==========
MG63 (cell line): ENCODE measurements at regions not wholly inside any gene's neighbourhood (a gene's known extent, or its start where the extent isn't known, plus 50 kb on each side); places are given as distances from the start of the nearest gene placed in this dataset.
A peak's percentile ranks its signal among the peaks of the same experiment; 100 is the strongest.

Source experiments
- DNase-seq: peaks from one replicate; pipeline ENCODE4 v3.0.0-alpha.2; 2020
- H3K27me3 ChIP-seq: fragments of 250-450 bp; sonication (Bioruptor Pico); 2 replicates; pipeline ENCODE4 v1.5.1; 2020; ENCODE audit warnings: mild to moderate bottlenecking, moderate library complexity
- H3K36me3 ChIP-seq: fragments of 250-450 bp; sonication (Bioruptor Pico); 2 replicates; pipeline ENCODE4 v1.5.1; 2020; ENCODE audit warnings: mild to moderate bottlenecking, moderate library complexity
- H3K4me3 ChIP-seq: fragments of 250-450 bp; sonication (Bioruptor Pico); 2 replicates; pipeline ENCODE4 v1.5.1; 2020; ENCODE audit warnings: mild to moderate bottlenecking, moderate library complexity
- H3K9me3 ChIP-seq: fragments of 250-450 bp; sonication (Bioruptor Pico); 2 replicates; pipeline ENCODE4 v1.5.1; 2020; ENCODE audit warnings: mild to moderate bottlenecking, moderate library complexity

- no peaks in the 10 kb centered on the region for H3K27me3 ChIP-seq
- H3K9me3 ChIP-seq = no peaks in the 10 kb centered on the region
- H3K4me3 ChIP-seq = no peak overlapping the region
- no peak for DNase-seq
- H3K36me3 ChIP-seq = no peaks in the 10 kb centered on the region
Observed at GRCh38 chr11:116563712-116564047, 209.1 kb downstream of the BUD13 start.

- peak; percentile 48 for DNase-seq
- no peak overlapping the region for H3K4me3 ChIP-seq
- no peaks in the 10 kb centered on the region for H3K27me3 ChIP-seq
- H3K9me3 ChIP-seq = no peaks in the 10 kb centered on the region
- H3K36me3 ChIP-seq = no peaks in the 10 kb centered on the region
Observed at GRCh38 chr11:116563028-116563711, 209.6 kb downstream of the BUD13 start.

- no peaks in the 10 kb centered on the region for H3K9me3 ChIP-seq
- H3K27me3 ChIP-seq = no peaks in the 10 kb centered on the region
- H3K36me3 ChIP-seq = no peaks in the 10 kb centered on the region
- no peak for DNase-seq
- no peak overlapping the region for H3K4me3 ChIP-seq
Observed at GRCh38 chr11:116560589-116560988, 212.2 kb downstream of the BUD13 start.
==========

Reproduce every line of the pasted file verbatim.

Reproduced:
MG63 (cell line): ENCODE measurements at regions not wholly inside any gene's neighbourhood (a gene's known extent, or its start where the extent isn't known, plus 50 kb on each side); places are given as distances from the start of the nearest gene placed in this dataset.
A peak's percentile ranks its signal among the peaks of the same experiment; 100 is the strongest.

Source experiments
- DNase-seq: peaks from one replicate; pipeline ENCODE4 v3.0.0-alpha.2; 2020
- H3K27me3 ChIP-seq: fragments of 250-450 bp; sonication (Bioruptor Pico); 2 replicates; pipeline ENCODE4 v1.5.1; 2020; ENCODE audit warnings: mild to moderate bottlenecking, moderate library complexity
- H3K36me3 ChIP-seq: fragments of 250-450 bp; sonication (Bioruptor Pico); 2 replicates; pipeline ENCODE4 v1.5.1; 2020; ENCODE audit warnings: mild to moderate bottlenecking, moderate library complexity
- H3K4me3 ChIP-seq: fragments of 250-450 bp; sonication (Bioruptor Pico); 2 replicates; pipeline ENCODE4 v1.5.1; 2020; ENCODE audit warnings: mild to moderate bottlenecking, moderate library complexity
- H3K9me3 ChIP-seq: fragments of 250-450 bp; sonication (Bioruptor Pico); 2 replicates; pipeline ENCODE4 v1.5.1; 2020; ENCODE audit warnings: mild to moderate bottlenecking, moderate library complexity

- no peaks in the 10 kb centered on the region for H3K27me3 ChIP-seq
- H3K9me3 ChIP-seq = no peaks in the 10 kb centered on the region
- H3K4me3 ChIP-seq = no peak overlapping the region
- no peak for DNase-seq
- H3K36me3 ChIP-seq = no peaks in the 10 kb centered on the region
Observed at GRCh38 chr11:116563712-116564047, 209.1 kb downstream of the BUD13 start.

- peak; percentile 48 for DNase-seq
- no peak overlapping the region for H3K4me3 ChIP-seq
- no peaks in the 10 kb centered on the region for H3K27me3 ChIP-seq
- H3K9me3 ChIP-seq = no peaks in the 10 kb centered on the region
- H3K36me3 ChIP-seq = no peaks in the 10 kb centered on the region
Observed at GRCh38 chr11:116563028-116563711, 209.6 kb downstream of the BUD13 start.

- no peaks in the 10 kb centered on the region for H3K9me3 ChIP-seq
- H3K27me3 ChIP-seq = no peaks in the 10 kb centered on the region
- H3K36me3 ChIP-seq = no peaks in the 10 kb centered on the region
- no peak for DNase-seq
- no peak overlapping the region for H3K4me3 ChIP-seq
Observed at GRCh38 chr11:116560589-116560988, 212.2 kb downstream of the BUD13 start.